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UCL Festival of Culture: Me and My Selfie

By utnvlru, on 1 June 2016

2015_White_House_Astronomy_Night_by_Harrison_Jones_03_(cropped_to_Ahmed_Mohamed)As part of the UCL Festival of Culture, Professor Lucy O’Brien (UCL Philosophy) delivered a talk entitled ‘Feeling self-conscious: Me and My Selfie’ on Friday 27th May.

The title of the lecture might have implied we were going to take a look at the popular current discourse that our current obsession with taking  ‘selfies’ – using smartphones to take images of ourselves to share online – is a sign that social media is damaging our psyches and turning us all into self-obsessed narcissists.

However, in her talk Professor O’Brien gave an overview of the philosophy of self-consciousness and self-image and tied this in with the implications of our use of smart phones, without making a judgement about whether or not our increasing desire to take and post images of ourselves is necessarily a negative thing.

The lecture gave us definitions of different forms of ‘self-consciousness’, such as ‘ordinary self-consciousness’ – which is being aware of oneself, perhaps if we are giving a talk or speech and people are therefore looking at us, but not necessarily in an uncomfortable or painful way.

“Human beings have different ways of being self-conscious” explained Professor O’Brien. “We can be self-conscious from the inside in an introspective way, or from the outside, aware of ourselves in an ‘objectual’ sense in relation to material things, or experience ‘interpersonal self-consciousness’ in relation to other people”.

People are of course self-conscious to different degrees – some may be more aware of themselves and how they feel others are perceiving them than others. What’s significant about the age we now live in is that “the props that enable us to become self-conscious from the outside have multiplied”.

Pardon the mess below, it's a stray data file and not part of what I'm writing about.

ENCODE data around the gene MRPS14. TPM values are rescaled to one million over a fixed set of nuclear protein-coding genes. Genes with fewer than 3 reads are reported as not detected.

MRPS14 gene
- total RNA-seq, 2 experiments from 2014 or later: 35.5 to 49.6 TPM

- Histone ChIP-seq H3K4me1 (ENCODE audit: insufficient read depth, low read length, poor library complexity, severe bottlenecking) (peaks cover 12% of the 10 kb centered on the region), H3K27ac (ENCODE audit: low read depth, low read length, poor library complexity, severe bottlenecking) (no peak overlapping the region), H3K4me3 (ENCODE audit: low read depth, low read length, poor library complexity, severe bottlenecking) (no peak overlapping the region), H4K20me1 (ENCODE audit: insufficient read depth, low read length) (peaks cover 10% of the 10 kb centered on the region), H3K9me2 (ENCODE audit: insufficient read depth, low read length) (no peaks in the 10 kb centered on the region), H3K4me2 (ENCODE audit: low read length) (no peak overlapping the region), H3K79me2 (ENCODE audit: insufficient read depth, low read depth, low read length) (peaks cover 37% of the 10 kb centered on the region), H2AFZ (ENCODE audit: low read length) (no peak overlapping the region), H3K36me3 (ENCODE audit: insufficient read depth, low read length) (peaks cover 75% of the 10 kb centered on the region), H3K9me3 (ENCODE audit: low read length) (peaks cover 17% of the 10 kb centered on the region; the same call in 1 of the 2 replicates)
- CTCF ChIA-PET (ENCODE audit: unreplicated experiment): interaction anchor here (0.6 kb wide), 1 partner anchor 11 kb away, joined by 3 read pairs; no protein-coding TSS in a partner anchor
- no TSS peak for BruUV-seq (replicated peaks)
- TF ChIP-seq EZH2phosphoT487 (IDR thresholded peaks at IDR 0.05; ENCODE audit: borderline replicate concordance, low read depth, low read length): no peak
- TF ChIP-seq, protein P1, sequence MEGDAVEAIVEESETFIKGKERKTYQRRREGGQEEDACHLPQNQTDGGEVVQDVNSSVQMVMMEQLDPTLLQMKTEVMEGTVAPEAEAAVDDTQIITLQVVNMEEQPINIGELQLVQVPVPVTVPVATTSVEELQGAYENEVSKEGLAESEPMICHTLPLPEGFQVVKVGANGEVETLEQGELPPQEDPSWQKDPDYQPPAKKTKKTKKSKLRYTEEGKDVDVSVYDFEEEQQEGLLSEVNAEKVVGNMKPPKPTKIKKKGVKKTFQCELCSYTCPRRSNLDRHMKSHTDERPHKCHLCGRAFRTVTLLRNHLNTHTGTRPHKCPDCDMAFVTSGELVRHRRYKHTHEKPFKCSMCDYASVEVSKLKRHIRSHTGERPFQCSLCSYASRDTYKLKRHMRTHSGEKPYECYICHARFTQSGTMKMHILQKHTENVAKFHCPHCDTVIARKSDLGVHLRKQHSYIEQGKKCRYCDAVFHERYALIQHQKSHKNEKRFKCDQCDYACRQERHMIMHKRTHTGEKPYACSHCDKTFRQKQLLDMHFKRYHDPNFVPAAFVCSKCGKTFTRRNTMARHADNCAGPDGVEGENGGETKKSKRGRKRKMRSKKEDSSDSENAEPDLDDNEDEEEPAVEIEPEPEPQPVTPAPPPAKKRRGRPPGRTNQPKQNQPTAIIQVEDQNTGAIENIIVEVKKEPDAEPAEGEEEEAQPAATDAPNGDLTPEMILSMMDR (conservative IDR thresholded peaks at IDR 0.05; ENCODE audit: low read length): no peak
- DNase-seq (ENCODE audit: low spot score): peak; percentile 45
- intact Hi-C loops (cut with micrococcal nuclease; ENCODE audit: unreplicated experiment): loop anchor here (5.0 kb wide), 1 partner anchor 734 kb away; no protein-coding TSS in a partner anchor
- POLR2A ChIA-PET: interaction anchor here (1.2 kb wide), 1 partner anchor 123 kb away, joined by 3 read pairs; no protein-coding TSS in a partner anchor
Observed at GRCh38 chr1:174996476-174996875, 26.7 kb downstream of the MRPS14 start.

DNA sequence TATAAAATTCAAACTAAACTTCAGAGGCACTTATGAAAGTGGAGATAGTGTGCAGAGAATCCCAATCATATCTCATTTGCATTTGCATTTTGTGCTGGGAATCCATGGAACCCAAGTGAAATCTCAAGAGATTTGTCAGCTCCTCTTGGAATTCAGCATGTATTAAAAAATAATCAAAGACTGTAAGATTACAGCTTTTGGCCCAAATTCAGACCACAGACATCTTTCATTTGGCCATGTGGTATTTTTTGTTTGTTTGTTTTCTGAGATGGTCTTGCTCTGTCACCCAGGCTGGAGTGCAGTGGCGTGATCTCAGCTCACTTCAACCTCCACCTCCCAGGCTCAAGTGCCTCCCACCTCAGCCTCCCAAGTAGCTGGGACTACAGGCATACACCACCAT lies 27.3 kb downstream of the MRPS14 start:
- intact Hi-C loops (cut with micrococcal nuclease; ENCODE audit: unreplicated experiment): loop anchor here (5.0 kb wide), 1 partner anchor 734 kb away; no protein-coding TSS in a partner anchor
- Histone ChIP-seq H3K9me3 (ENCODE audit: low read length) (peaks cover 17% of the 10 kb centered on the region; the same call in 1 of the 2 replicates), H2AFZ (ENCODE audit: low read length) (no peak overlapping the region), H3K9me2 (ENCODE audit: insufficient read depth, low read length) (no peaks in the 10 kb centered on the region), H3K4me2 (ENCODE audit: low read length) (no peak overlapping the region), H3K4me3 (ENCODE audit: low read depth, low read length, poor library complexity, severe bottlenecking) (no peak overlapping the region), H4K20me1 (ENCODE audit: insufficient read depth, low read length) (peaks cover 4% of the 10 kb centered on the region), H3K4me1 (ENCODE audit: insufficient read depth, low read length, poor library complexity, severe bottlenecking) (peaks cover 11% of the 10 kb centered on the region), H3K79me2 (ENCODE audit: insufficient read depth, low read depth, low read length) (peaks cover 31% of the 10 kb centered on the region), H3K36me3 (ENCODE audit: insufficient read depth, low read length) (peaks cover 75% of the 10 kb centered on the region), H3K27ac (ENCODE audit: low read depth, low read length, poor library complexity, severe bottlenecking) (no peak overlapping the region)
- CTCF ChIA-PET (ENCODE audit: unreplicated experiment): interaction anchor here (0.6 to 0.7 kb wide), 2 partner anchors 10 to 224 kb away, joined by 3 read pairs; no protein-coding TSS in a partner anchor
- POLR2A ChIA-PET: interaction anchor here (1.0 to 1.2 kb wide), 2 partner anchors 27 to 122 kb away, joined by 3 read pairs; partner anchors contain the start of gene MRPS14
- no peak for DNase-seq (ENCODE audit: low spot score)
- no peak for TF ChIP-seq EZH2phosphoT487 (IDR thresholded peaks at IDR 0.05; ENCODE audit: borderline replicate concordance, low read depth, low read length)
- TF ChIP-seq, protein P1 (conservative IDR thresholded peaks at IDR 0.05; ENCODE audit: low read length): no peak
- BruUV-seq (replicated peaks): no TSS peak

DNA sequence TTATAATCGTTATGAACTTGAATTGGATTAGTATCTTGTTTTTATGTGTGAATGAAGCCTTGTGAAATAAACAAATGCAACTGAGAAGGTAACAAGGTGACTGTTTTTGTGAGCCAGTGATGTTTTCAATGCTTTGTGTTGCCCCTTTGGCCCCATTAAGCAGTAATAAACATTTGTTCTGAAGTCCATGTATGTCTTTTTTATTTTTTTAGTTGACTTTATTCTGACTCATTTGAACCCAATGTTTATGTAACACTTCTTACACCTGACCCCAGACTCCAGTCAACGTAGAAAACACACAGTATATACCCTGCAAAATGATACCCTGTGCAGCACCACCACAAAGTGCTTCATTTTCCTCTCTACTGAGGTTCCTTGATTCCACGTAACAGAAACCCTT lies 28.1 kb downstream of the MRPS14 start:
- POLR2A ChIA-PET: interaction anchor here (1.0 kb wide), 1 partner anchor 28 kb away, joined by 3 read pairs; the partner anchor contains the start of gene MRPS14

Photographs, portraits, self-portraits, film, and audio-recordings all enable the reproduction of self-representations. With a self-portrait, an individual becomes the observer as well as the subject – evaluating themselves as another person might.

When we share a ‘selfie’ on social media, it is an image of ourselves that we have produced for the consumption of others and ourselves at a later time – for ‘future history’. Those who view this see a photo that they know we had control over and wanted to make available for future consumption and evaluation. This makes it a complex and multi-layered type of self-consciousness – there are forms of this emotion “we don’t have names for”.

Some people argue that being able to take images of ourselves and control how we appear in these is ‘liberating’ said Professor O’Brien. She emphasised that while she isn’t making a judgement about whether or not taking ‘selfies’ is a bad thing, it is important for us to ask questions about the impact of this culture on our psyches, and we should track our use of smartphones and cameras to observe the affect they have on us.

“Human animals are complex psychological beings”. We are all built differently and for some individuals it will be more problematic than for others. Now that the opportunities and occurrences for taking these images have multiplied, could it detrimental to our emotional well-being? “Can a life be too painful?” asked Professor O’Brien – can we exceed our capacity to deal with feelings of self-consciousness, and when does it become troubling and costly to experience a high-level of this emotion?

They are an “attention resource” and do use up our attention; those who are more inclined towards self-consciousness may initially find them to be some kind of self-escape, but conversely this can lead to a form of “addictive and risky behaviour”.

Professor O’Brien said ‘selfies’ are a “funnel of human evaluation”; even if you are not particularly self-conscious your emotional equilibrium could be disrupted and diminished by criticism of some aspect of your appearance, even if  it was something you weren’t previously troubled about. By putting these images of ourselves out there we are giving power to others to affect out self-esteem.

“For a lot of humans, self-esteem is dependent on good social relations. You can be left with very little power to be happy if those around you are making you conscious of yourself in a bad way.”


Image via Wikimedia Commons:

Texas student Ahmed Mohamed taking a selfie photograph at the 2015 White House Astronomy Night. Photo by Harrison Jones of hjonesphotography at 2015 White House Astronomy Night. Photo not from Flickr, flickr link simply provided for more information on photograph. Photo provided by email to uploader, along with statement of permission via license CC-BY-SA.4.0.

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